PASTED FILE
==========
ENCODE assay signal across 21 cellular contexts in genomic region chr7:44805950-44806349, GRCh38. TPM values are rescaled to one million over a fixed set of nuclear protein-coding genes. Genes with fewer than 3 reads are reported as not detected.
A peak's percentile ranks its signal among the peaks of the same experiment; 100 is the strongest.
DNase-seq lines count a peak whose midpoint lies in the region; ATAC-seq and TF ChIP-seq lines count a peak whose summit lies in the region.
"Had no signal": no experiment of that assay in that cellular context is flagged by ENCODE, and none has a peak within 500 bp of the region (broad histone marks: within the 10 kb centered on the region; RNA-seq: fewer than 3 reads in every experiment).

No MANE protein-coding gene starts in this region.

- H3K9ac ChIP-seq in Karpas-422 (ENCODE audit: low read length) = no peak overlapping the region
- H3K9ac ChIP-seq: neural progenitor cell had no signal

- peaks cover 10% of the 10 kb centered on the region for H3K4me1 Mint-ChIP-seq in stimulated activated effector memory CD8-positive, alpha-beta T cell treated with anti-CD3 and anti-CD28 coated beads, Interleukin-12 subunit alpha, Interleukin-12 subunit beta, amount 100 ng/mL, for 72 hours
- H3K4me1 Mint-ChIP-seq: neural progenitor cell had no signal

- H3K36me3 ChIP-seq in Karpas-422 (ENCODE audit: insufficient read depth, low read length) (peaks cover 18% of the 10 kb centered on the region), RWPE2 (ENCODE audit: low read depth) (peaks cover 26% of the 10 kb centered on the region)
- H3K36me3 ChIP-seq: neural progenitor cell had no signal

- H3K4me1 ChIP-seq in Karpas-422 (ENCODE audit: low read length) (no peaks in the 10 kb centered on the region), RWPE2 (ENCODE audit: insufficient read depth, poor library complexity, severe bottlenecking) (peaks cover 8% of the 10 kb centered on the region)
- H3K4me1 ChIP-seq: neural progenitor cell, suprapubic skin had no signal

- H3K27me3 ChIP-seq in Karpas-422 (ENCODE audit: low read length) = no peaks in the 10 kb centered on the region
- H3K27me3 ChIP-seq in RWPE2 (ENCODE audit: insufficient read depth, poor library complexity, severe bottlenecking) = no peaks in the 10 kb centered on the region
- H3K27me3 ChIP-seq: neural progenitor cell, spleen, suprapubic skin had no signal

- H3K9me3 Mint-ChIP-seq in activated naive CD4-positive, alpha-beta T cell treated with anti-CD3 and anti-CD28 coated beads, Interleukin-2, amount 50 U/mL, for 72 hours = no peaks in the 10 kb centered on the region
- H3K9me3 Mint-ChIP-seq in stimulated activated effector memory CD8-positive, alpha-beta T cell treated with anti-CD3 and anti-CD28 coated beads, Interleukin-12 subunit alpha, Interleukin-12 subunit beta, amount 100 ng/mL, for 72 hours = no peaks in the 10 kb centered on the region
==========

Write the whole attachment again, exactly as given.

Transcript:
ENCODE assay signal across 21 cellular contexts in genomic region chr7:44805950-44806349, GRCh38. TPM values are rescaled to one million over a fixed set of nuclear protein-coding genes. Genes with fewer than 3 reads are reported as not detected.
A peak's percentile ranks its signal among the peaks of the same experiment; 100 is the strongest.
DNase-seq lines count a peak whose midpoint lies in the region; ATAC-seq and TF ChIP-seq lines count a peak whose summit lies in the region.
"Had no signal": no experiment of that assay in that cellular context is flagged by ENCODE, and none has a peak within 500 bp of the region (broad histone marks: within the 10 kb centered on the region; RNA-seq: fewer than 3 reads in every experiment).

No MANE protein-coding gene starts in this region.

- H3K9ac ChIP-seq in Karpas-422 (ENCODE audit: low read length) = no peak overlapping the region
- H3K9ac ChIP-seq: neural progenitor cell had no signal

- peaks cover 10% of the 10 kb centered on the region for H3K4me1 Mint-ChIP-seq in stimulated activated effector memory CD8-positive, alpha-beta T cell treated with anti-CD3 and anti-CD28 coated beads, Interleukin-12 subunit alpha, Interleukin-12 subunit beta, amount 100 ng/mL, for 72 hours
- H3K4me1 Mint-ChIP-seq: neural progenitor cell had no signal

- H3K36me3 ChIP-seq in Karpas-422 (ENCODE audit: insufficient read depth, low read length) (peaks cover 18% of the 10 kb centered on the region), RWPE2 (ENCODE audit: low read depth) (peaks cover 26% of the 10 kb centered on the region)
- H3K36me3 ChIP-seq: neural progenitor cell had no signal

- H3K4me1 ChIP-seq in Karpas-422 (ENCODE audit: low read length) (no peaks in the 10 kb centered on the region), RWPE2 (ENCODE audit: insufficient read depth, poor library complexity, severe bottlenecking) (peaks cover 8% of the 10 kb centered on the region)
- H3K4me1 ChIP-seq: neural progenitor cell, suprapubic skin had no signal

- H3K27me3 ChIP-seq in Karpas-422 (ENCODE audit: low read length) = no peaks in the 10 kb centered on the region
- H3K27me3 ChIP-seq in RWPE2 (ENCODE audit: insufficient read depth, poor library complexity, severe bottlenecking) = no peaks in the 10 kb centered on the region
- H3K27me3 ChIP-seq: neural progenitor cell, spleen, suprapubic skin had no signal

- H3K9me3 Mint-ChIP-seq in activated naive CD4-positive, alpha-beta T cell treated with anti-CD3 and anti-CD28 coated beads, Interleukin-2, amount 50 U/mL, for 72 hours = no peaks in the 10 kb centered on the region
- H3K9me3 Mint-ChIP-seq in stimulated activated effector memory CD8-positive, alpha-beta T cell treated with anti-CD3 and anti-CD28 coated beads, Interleukin-12 subunit alpha, Interleukin-12 subunit beta, amount 100 ng/mL, for 72 hours = no peaks in the 10 kb centered on the region